I sit at the stoplight numb. Watching the world drive by, I suddenly find the words I’d been trying to locate all week. Out of the silence they crash into my head and I realize I’d been holding my breath. Tears well in my eyes and flood over their gates as I choke out the words across the invisible telephone line: I feel like I’m drowning.
For weeks they eluded me. Seemingly endless days of sadness, suffering, searching and silence. At once they capture my struggle, panic, fear and my overwhelming lack of faith.
How often do I seek to save someone as if their very life depends on me?
How many times do I fear that in letting someone go, I am invariably leaving them behind?
How often do I believe that if I just try harder, work longer or swim faster, I can save myself?
Another wave crashes over my head. Guilt. Shame. In a moment I feel it. I know this story. It’s a familiar dance, the desire for community and the suffering it entails. The push-pull of relationship: the cost of community.
Love will always cost you grief. Love is always worth the price. ~Ann Voskamp
I desperately clamber to tighten my grip when I realize she’s already gone. Confused, I slowly realize I was never holding her at all. The truth is: she never wanted to be saved.
It’s not hard to feel weary or discouraged in this world, because our hearts were not made for this world.
We were made for eternity and community, and yet sometimes it’s so hard to hold on to in this life. And maybe that’s the point. Maybe we’re not always meant to hold on so tight. Sometimes, perhaps, it’s an even stronger act of love to learn to bravely, faithfully, let go.
You cannot save people, you can only love them. ~Anais Nin
Often the stories we hold and the things we have witnessed carry an invisible grief. There’s no death to mourn, and yet death is everywhere. In marriages, friendships, relationships between coworkers, countries, neighbors, families, siblings, parents and children.
Sometimes it is impossible to understand. Sometimes it feels easier to try to change everything than to simply embrace what is.
My grandma always said: “You can’t make sense out of nonsense.” And: “You must play the hand your dealt.”
She was stout and smart and she called a spade a spade. She always said that too. She left us with a hundred famous lines to remember her by but, more than that, they were wise. I look back as an adult and see how much I failed to learn from her very hard life and the wisdom she fought for. How often do I spend myself trying to make sense out of nonsense? How often do I try to fix what demands to stay broken?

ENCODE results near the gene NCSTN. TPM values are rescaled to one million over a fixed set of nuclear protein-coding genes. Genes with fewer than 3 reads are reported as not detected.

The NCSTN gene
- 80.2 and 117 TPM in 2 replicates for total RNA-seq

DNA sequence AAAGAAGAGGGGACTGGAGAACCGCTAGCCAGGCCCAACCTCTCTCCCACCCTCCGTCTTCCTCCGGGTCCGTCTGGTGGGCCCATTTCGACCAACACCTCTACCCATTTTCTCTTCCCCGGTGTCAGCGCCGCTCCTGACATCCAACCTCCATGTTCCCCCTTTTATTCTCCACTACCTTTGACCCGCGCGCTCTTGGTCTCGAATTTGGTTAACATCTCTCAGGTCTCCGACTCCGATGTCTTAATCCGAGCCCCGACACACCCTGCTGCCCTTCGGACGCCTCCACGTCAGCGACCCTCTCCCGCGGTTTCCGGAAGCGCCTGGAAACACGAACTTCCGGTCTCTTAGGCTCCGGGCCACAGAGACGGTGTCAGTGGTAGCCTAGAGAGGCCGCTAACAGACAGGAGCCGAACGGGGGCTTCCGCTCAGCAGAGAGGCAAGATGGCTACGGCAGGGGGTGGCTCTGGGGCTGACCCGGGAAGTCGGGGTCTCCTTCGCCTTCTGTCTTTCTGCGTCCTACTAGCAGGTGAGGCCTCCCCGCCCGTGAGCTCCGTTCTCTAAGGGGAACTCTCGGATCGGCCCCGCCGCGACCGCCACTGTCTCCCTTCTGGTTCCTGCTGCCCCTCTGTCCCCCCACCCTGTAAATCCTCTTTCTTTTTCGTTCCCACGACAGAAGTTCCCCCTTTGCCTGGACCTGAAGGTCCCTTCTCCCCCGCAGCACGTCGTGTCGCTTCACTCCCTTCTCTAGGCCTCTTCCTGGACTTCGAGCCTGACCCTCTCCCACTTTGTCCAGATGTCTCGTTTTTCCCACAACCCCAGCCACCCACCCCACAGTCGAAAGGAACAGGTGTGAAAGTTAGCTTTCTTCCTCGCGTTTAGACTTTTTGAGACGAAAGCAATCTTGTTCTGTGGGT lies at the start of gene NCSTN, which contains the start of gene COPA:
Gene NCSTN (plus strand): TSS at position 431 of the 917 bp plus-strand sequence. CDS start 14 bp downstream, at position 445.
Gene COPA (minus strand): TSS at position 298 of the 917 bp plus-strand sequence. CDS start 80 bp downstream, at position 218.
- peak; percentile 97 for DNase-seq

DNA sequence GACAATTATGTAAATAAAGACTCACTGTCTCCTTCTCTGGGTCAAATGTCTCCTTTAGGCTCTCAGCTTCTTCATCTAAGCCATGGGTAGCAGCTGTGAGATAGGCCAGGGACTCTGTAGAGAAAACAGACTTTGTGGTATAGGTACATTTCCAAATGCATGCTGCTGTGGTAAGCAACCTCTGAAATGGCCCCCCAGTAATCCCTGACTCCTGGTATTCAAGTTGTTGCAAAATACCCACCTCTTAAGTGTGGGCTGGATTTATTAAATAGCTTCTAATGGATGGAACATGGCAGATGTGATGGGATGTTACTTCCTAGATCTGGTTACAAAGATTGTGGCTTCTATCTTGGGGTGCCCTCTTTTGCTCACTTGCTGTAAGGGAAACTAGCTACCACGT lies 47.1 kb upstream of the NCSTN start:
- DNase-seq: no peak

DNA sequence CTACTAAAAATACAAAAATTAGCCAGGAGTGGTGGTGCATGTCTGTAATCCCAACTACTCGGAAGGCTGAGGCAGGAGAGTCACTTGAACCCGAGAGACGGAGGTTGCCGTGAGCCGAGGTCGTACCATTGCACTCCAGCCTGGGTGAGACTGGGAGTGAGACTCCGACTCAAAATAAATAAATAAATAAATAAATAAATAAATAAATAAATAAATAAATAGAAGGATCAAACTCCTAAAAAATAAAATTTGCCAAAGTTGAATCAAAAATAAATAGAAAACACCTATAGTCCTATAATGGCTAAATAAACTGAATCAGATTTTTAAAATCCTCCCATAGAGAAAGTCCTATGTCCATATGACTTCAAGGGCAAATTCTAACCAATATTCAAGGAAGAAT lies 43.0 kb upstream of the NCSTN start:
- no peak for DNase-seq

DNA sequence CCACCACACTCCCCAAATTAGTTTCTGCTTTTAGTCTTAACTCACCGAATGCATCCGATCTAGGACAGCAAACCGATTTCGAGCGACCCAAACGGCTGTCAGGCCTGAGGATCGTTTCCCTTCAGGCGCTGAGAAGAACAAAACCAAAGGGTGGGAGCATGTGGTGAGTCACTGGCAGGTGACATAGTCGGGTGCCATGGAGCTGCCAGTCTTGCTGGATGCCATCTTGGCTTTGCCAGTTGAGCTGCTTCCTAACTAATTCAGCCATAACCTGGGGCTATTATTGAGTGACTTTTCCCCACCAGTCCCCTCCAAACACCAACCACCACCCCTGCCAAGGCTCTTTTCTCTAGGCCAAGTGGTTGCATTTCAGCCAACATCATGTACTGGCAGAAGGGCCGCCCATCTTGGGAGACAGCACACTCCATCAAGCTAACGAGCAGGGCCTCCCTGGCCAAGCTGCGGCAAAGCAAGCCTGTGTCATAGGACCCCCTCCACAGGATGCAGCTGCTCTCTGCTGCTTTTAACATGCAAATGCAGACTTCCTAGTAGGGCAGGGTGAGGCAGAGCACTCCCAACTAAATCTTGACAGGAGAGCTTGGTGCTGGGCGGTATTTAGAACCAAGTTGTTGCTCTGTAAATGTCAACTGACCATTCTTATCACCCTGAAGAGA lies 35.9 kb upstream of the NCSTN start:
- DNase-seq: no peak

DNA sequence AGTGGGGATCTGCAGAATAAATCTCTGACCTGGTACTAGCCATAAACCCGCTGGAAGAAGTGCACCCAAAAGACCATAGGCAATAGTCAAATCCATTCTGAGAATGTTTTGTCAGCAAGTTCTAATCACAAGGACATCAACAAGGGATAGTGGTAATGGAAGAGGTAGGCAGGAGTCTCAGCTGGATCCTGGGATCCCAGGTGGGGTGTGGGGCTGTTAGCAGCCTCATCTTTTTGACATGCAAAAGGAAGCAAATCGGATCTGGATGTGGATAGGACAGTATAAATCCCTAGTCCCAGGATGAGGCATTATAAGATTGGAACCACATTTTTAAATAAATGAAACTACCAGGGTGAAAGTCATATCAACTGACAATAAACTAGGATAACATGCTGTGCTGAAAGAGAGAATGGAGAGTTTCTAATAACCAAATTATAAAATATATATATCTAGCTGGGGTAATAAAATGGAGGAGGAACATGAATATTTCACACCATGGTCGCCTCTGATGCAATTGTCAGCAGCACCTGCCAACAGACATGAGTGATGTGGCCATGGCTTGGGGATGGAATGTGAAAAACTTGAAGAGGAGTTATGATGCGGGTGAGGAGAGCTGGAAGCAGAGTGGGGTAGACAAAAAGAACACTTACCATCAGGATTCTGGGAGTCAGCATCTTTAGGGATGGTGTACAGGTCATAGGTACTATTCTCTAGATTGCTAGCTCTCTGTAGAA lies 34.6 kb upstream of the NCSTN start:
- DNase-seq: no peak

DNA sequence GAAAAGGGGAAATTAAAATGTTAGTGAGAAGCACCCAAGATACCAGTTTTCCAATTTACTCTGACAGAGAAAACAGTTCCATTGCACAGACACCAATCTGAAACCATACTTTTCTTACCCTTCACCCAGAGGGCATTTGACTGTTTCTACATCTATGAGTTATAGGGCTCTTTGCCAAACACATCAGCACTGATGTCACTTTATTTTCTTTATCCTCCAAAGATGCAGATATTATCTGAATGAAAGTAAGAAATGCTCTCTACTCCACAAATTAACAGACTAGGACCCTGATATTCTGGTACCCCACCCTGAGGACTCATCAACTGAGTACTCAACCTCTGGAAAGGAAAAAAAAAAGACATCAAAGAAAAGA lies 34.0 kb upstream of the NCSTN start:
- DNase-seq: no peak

Our job is surrender.
Community will always cost us something. But when we press in, instead of pulling out, He offers us the reward: community. It’s both the price and the gift. As Ann said, Love will always cost you grief and it is always worth the price. Because the cost of loving is losing, and in losing we are forced to surrender. To come face to face with our inability, our imperfection and our great and desperate need.
Perhaps the cost of grief is learning to open up our tightly clenched fists to receive.
Because when we’re drowning by the weight of a responsibility that was never ours, and a fear that threatens to overwhelm our faith, the last thing we think is to cry out for help. But it’s the very thing that will save us. Community is more than the friend we see drowning and whom we feel desperate to save. Community is the company of those who know us – the ones who see us and know our heart – who are still on the shore.
Life is hard and it’s not getting easier and it’s clear we cannot do this on our own. We were made for community; for strands that are not easily broken. And when the weight of the world falls on our shoulders and we feel like we’re drowning, sometimes the greatest act of courage is the one that seeks to save ourself, from ourself. To reach back to solid ground, and the anchor we have in a cord of three strands. Knowing that in letting someone go we’re not leaving them behind but laying them down. Because in the midst of our determined struggle to hold on to something we were never meant to carry, we’re the one going down.
Are you trying to carry someone or something you cannot carry on your own? Do you feel like the weight of another lies squarely on your shoulders?
Often our greatest gifts are our greatest weaknesses, and we need true friends who can see the margins in our gift. Find your friends on the shore and call out for help. Surrender what you cannot do, and give it to the only One who can.
*I’m so proud to update you on the progress of my little sister Felicia, who after sixteen years of addiction is now fighting toward her 120th day of sobriety. Please continue to pray for her.